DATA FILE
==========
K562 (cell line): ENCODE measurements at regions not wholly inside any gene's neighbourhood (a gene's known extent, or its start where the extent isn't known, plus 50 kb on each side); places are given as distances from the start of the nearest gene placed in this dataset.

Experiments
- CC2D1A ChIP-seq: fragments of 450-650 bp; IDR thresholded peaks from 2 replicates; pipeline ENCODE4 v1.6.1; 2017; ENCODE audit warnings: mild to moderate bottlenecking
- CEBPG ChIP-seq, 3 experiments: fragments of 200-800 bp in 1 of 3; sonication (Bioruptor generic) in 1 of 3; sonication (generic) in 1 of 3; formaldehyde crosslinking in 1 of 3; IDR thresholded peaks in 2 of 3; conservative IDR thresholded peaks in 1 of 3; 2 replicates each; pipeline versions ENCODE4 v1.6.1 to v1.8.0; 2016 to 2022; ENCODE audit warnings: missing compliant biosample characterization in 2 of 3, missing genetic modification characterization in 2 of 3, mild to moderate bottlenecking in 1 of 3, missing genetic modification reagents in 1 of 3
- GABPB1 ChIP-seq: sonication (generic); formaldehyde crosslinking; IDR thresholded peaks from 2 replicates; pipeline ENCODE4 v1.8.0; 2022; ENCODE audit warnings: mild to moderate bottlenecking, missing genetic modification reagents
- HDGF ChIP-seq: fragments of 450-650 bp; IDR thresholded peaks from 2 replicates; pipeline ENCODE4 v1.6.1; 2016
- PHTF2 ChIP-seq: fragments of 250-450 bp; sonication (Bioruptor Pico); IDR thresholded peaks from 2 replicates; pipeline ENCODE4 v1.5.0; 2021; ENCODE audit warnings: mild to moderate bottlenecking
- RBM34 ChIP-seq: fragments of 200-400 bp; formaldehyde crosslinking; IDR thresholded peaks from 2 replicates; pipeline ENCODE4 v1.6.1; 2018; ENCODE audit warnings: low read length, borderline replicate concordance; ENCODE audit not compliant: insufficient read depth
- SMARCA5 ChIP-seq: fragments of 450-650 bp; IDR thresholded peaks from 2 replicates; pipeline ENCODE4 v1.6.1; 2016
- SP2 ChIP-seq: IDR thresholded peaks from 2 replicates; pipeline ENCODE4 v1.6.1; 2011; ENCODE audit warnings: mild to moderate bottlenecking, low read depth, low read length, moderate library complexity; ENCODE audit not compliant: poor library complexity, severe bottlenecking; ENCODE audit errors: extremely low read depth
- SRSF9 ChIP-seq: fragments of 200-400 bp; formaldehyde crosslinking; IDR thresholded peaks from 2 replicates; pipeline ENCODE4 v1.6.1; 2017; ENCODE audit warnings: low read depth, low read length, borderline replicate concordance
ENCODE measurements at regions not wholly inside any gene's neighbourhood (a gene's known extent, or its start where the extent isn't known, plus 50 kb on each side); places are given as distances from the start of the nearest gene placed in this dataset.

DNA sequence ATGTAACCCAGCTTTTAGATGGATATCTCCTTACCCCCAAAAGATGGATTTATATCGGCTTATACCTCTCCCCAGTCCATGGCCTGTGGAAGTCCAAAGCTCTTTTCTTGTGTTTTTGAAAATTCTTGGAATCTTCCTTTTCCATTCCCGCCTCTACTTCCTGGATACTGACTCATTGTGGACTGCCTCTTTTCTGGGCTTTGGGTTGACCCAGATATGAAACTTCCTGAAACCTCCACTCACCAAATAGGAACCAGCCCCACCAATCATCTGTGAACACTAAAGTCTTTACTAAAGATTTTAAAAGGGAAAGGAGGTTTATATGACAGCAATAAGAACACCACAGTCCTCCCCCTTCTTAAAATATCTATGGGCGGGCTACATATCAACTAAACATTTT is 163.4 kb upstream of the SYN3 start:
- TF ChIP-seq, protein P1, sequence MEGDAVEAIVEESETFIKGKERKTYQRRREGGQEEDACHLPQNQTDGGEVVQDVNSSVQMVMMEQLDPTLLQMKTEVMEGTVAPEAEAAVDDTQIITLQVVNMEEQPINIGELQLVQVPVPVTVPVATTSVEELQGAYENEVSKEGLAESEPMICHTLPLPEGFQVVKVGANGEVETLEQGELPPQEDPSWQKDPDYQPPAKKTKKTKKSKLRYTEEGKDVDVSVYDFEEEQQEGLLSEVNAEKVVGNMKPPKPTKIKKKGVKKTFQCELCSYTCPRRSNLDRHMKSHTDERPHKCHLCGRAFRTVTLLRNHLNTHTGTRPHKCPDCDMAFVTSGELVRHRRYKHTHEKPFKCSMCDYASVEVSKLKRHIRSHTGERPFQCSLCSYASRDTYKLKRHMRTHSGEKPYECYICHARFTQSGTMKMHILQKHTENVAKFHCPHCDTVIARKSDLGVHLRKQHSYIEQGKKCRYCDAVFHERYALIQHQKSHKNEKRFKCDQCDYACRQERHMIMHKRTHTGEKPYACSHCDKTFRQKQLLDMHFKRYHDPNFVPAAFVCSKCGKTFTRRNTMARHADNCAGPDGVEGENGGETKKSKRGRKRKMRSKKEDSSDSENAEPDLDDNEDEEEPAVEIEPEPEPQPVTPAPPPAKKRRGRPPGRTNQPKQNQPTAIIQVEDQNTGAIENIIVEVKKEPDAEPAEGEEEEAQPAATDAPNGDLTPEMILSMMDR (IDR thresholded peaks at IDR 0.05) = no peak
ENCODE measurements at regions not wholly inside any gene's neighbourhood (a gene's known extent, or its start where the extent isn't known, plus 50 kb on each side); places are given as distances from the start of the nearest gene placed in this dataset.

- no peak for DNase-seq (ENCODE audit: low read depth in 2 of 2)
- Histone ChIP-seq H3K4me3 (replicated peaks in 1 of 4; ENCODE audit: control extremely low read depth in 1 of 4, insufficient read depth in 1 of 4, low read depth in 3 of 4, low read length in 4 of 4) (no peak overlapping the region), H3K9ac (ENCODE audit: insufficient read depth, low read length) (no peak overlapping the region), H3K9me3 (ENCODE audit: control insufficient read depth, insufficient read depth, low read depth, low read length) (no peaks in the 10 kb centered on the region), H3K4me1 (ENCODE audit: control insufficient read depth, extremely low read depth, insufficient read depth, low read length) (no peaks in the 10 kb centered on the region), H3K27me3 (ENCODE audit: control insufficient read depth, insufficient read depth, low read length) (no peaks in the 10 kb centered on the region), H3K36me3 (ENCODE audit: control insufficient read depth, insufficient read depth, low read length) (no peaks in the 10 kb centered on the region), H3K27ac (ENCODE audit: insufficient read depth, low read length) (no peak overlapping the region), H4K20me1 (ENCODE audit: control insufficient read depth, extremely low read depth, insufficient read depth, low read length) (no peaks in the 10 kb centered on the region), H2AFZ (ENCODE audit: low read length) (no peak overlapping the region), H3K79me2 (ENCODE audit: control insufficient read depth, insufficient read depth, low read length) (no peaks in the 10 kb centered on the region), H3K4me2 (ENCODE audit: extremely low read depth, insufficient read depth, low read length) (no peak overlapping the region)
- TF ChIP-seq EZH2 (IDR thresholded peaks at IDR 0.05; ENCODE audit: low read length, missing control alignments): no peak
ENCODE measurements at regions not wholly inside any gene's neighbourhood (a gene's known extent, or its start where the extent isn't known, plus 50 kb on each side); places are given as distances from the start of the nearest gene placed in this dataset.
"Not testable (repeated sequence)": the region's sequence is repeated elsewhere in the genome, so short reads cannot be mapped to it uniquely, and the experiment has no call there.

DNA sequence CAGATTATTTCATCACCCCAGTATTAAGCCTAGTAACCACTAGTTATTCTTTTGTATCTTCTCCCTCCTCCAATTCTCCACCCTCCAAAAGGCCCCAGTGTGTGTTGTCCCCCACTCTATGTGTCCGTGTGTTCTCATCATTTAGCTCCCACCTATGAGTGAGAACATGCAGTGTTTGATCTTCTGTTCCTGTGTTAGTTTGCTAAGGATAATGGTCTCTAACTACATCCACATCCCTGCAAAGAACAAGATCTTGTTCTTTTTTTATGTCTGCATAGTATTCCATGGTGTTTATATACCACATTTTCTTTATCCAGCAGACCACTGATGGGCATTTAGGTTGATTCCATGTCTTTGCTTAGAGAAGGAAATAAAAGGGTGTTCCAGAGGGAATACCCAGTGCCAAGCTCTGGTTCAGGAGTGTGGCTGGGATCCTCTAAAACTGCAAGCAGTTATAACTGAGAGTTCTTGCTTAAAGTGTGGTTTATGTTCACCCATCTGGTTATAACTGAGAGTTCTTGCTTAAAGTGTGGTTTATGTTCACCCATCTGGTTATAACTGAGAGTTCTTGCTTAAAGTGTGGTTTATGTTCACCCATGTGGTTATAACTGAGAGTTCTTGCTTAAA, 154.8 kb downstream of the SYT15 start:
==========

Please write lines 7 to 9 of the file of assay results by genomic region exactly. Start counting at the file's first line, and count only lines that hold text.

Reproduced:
- PHTF2 ChIP-seq: fragments of 250-450 bp; sonication (Bioruptor Pico); IDR thresholded peaks from 2 replicates; pipeline ENCODE4 v1.5.0; 2021; ENCODE audit warnings: mild to moderate bottlenecking
- RBM34 ChIP-seq: fragments of 200-400 bp; formaldehyde crosslinking; IDR thresholded peaks from 2 replicates; pipeline ENCODE4 v1.6.1; 2018; ENCODE audit warnings: low read length, borderline replicate concordance; ENCODE audit not compliant: insufficient read depth
- SMARCA5 ChIP-seq: fragments of 450-650 bp; IDR thresholded peaks from 2 replicates; pipeline ENCODE4 v1.6.1; 2016